This paper is a suggestion of Christian ethics for Church reformation via reading Hauerwas from the perspective of moral sanctions for ‘Being-Church’. In spite of many implications in Ecclesial Ethics of Stanley Hauerwas, some ethicists complains that Hauerwas does not provide concrete way to practice ‘Being-Church’, especially in Korea.
This paper suggests two aspects of reading Hauerwas from macro and micro level. In macro level, ‘Being Church’ is the agenda for Church reformation. As we know, Hauerwas begins from the Church and emphasizes ‘being Church’ as the most urgent task of Christian faith. Ecclesial Ethics refuses the ‘Constantinian accommodation’ and focuses the importance of Christian virtue of peace according to Jesus narrative. In Korean context, ‘Being Church’ must be the moral vision for Church reformation.
In micro level, Ecclesial Ethics needs to study for moral sanctions for ‘Being Church’. Although, there are so many insights to method for practicing the vision or agenda for Church reformation, it is true that Hauerwas has some shortages in moral sanctions for morally deviated actions in Church. Of cause, Hauerwas has deep confidence on God’s lordship in these problems. But, there are some needs to be enlarged the clues for corrective justice for moral self-purification of Church. Especially, reforming the Church is the key point which has to be recognized to all Christians and Church.
From a public theological perspective, the rallying cry of the ecumenical church leaders the ‘let the church be the church’ means the church should pursue social reality and praxis corresponding to all sorts of metaphysical compliments and the stirring motto Ecclesia reformata semper reformanda ― “The church reformed, always in need of being reformed” ― refers to church called to serve the world for realizing the abundant life God provides for all creatures. A public theological perspective that encourages to participate in public affairs in society tries to come up with alternatives embodying public good in the hope of the Reign of God. Churches can promote social reforms and changes by presenting alternatives and being an alternative community and this is the most persuasive way that they can serve the world. Importantly church and theology are not only responsible for serving the world, but also given theoretical and practical grounds and capacities to present alternatives. Christianity and church have sufficient doctrines and theoretical and practical resources which have been serving as a catalyst for cultural, systematic and institutional changes and development.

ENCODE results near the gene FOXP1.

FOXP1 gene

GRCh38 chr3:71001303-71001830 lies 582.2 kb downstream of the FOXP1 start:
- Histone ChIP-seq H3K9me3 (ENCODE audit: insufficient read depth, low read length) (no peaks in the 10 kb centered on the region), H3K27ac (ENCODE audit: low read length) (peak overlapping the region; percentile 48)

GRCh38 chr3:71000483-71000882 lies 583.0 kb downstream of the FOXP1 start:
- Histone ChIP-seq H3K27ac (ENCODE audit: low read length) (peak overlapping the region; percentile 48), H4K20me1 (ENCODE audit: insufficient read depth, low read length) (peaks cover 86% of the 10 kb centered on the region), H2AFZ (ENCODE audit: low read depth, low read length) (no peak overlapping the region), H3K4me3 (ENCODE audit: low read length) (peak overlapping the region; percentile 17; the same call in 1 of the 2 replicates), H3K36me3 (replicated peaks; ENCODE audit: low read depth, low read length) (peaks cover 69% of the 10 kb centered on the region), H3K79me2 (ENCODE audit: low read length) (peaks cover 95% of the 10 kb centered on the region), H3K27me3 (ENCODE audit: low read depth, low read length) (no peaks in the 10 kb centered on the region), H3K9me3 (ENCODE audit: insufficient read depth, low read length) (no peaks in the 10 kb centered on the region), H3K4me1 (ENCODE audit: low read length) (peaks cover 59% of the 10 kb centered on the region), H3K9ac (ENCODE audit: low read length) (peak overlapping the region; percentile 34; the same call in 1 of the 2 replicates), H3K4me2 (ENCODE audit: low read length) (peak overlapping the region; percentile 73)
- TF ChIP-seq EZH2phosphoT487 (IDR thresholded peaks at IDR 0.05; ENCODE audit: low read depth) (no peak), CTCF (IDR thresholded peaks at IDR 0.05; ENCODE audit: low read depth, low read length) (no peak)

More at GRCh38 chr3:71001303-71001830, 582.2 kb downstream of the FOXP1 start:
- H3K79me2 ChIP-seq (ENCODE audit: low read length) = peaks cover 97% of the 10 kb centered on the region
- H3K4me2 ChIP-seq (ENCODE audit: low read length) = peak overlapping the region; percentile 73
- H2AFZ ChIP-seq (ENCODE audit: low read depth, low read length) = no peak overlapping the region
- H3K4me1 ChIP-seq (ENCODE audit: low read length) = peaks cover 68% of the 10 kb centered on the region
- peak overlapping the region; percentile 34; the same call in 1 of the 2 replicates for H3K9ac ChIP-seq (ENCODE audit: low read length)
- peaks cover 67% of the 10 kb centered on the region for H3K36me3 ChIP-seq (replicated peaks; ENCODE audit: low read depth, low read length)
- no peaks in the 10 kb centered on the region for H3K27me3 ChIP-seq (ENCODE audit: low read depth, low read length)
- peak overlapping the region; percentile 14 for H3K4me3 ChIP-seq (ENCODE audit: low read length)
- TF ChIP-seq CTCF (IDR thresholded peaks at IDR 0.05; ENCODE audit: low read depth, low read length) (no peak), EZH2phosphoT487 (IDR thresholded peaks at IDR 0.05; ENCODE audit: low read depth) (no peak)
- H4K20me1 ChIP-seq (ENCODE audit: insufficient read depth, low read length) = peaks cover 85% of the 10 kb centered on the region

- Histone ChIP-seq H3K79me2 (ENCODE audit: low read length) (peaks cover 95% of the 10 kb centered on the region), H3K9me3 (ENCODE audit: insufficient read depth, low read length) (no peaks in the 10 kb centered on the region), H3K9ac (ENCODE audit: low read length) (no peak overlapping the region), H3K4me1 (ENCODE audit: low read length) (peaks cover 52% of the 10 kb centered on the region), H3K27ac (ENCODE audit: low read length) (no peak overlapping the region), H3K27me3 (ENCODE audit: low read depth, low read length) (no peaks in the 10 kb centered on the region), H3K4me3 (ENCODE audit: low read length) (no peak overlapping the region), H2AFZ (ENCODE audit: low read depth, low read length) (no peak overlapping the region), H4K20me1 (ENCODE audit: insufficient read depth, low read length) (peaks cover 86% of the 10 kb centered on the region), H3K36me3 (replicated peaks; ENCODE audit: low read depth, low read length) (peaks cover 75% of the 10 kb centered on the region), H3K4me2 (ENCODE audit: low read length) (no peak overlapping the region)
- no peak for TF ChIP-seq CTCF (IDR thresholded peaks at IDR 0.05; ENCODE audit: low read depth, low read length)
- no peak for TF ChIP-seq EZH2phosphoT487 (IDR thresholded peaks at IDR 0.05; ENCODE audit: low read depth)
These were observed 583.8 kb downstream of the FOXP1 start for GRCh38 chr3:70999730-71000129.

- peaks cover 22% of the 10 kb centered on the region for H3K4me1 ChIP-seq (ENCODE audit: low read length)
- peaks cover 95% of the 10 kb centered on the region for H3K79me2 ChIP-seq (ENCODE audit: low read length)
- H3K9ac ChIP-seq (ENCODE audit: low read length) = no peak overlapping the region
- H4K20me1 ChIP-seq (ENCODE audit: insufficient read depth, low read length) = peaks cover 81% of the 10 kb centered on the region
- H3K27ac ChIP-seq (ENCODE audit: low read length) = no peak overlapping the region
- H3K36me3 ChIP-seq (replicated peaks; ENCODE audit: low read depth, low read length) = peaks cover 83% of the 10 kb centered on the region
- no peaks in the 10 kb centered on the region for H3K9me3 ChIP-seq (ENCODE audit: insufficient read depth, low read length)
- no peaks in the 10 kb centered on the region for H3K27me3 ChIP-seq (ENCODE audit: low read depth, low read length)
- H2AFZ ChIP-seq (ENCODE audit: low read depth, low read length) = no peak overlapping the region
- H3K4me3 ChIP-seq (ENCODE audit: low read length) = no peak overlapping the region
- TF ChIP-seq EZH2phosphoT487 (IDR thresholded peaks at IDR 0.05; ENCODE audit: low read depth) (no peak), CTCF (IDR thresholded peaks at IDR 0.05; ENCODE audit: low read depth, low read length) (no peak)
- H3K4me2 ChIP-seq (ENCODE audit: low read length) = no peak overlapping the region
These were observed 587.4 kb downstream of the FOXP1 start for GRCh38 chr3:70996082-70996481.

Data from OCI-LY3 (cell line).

This paper examines the understanding of church from a public theological perspective in connection with Ecclesia reformata semper reformanda ― “The church reformed, always in need of being reformed” ― the 16th-century Latin motto that captures the spirit and purpose of the Reformation, and a favorite motto of the ecumenical church leaders the ‘let the church be the church.’ The public nature and character of church and Christianity are properly dealt with and discussed in a public theological term. And a public theological perspective has a methodological relevance to discussion about letting the church be the church and church reform. The discussion made in such a way indicates churches need to go public in nature and character and christian communities should pursue public faith in common life. A public theological perspective that focuses on public faith and public church understands the church appears socially and/or publicly more persuasive when it tries to come up with alternatives and to become alternative communities. Further this paper argues that population aging and Homo hundred facing contemporary society is a public theological issue deserved to get attention in a common life. In this sense, this paper is an attempt to contribute to expanding the scope of public theological discussion and increasing its applicability in the social context.